TOO LITTLE, TOO LATE. Robert Zoellick is en route to Abuja, Nigeria, to try and rescue stalled negotiations between the Darfuri rebel groups and the government of Sudan. The Darfur rebels want a peace accord that loosely resembles the Comprehensive Peace Accords signed in January 2005, which gave the Southern rebels the vice president�s office in the national government and paved the way for autonomy in six years. This kind of deal seems to be a non-starter for Khartoum, so the rebels, who do not speak with one voice, have broken away from negotiations.
Even if a deal is brokered it is unlikely to stop the dying in Darfur. As they did last year, Khartoum could use the forthcoming rainy season as an opportunity to further impede humanitarian access to refugee camps. Still, a nominal peace agreement is significant because China and Russia consider it a pre-requisite for even discussing the possibility of a UN peace keeping force for Darfur. So it seems that a peace deal, even if it is unsatisfactory to the rebels, could pave the way for an eventual UN force in Darfur. Still, even if Zoellick is able to save the negotiations -- which seems less likely now that Khartoum�s main power broker, Ali Osman Taha, has left Abuja -- a peace keeping force will not arrive any time soon.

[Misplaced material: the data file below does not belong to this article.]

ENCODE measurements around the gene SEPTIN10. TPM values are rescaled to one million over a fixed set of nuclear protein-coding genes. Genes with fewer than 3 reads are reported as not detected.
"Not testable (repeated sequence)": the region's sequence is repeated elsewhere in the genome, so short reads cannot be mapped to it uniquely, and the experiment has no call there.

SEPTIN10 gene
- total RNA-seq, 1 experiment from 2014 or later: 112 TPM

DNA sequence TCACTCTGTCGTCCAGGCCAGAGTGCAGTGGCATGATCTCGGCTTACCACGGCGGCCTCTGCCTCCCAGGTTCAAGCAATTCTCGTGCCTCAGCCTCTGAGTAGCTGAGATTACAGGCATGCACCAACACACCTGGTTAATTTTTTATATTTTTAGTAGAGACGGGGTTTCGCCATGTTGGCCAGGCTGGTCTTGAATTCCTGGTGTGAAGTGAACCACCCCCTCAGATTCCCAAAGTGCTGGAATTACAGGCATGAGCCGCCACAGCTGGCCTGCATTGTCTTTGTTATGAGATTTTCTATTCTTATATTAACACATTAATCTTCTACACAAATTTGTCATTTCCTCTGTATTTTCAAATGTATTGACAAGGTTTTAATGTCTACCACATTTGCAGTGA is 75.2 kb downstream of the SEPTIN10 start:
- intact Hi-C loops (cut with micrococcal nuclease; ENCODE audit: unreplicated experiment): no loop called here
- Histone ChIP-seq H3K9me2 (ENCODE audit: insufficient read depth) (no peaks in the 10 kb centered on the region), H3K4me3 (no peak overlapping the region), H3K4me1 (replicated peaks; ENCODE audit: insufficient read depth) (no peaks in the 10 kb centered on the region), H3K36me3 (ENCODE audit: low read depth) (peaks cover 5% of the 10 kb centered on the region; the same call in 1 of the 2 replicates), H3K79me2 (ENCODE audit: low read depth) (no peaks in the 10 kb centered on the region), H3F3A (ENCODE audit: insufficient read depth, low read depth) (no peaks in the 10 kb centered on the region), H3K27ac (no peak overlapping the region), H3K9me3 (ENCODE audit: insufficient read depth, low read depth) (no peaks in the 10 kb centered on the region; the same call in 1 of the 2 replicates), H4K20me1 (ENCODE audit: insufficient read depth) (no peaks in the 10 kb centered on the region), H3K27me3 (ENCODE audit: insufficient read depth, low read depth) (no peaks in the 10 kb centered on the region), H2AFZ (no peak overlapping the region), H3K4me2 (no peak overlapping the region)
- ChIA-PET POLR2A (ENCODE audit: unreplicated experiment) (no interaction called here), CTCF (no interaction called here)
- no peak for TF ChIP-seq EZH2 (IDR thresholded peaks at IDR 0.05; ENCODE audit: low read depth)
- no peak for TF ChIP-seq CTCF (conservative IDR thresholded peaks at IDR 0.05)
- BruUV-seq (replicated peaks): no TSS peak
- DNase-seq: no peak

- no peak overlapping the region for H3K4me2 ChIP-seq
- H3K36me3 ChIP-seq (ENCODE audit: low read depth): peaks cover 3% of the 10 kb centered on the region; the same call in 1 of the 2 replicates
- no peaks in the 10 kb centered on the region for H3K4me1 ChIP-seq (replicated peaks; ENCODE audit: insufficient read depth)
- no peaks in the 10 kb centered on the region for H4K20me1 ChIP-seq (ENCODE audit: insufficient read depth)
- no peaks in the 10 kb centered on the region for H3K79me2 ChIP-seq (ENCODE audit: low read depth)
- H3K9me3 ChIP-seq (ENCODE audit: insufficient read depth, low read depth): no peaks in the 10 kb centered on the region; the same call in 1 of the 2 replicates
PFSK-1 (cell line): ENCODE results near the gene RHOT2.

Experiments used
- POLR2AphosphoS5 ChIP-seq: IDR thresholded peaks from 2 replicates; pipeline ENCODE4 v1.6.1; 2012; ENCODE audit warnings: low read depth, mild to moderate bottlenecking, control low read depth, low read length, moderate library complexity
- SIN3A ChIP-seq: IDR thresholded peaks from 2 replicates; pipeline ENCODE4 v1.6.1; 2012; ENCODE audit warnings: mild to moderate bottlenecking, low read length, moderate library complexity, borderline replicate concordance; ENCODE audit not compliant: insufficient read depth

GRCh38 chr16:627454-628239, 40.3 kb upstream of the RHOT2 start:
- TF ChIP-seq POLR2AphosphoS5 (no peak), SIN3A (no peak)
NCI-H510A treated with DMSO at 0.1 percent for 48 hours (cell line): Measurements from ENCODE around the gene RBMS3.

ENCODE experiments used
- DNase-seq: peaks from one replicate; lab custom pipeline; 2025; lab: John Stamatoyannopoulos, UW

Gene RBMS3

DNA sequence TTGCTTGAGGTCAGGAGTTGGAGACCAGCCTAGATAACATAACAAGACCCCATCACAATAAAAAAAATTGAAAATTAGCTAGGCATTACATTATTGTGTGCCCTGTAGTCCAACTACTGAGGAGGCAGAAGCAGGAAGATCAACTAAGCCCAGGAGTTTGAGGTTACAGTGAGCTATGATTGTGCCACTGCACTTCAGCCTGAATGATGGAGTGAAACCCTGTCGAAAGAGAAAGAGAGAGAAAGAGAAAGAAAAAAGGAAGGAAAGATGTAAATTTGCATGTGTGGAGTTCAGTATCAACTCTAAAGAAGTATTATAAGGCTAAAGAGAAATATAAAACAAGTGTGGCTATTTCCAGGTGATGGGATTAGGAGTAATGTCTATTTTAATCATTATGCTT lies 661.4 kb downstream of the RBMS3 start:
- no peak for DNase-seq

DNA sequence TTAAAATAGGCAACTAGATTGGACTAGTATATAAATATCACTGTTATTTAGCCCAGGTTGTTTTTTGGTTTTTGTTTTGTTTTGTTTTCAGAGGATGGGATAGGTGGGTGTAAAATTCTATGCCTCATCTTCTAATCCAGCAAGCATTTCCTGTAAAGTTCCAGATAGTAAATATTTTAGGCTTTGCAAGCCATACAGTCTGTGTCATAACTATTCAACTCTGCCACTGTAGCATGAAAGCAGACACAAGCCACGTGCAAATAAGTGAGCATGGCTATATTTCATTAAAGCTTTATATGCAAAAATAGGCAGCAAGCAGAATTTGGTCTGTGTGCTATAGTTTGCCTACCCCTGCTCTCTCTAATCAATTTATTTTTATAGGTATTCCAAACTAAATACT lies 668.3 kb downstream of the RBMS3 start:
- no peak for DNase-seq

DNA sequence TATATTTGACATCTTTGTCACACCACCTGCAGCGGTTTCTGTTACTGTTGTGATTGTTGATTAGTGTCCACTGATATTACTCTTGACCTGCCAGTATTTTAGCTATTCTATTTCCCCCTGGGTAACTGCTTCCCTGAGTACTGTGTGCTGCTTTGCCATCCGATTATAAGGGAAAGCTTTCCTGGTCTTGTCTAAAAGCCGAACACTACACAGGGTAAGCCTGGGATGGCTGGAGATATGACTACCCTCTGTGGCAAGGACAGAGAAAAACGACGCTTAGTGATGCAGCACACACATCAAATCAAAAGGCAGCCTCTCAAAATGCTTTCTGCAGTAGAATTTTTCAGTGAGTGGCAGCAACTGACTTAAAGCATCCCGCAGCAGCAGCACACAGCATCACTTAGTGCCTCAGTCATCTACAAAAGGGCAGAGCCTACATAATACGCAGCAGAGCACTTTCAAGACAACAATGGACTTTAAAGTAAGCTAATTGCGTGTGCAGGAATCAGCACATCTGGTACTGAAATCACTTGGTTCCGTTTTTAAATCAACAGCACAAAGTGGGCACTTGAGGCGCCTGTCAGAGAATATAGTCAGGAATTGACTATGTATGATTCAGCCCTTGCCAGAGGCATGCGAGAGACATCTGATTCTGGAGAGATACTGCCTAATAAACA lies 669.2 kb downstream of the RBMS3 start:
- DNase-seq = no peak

High-level engagement from the United States in these talks came too little, too late. This is no Rambouillet. The secretary of state is nowhere near Abuja, nor has she convinced the rebels (as Madeline Albright was able to convince the Kosovo Liberation Army) that even if the peace talks are a charade, it would be in their better interests to sign the paper.
--Mark Leon Goldberg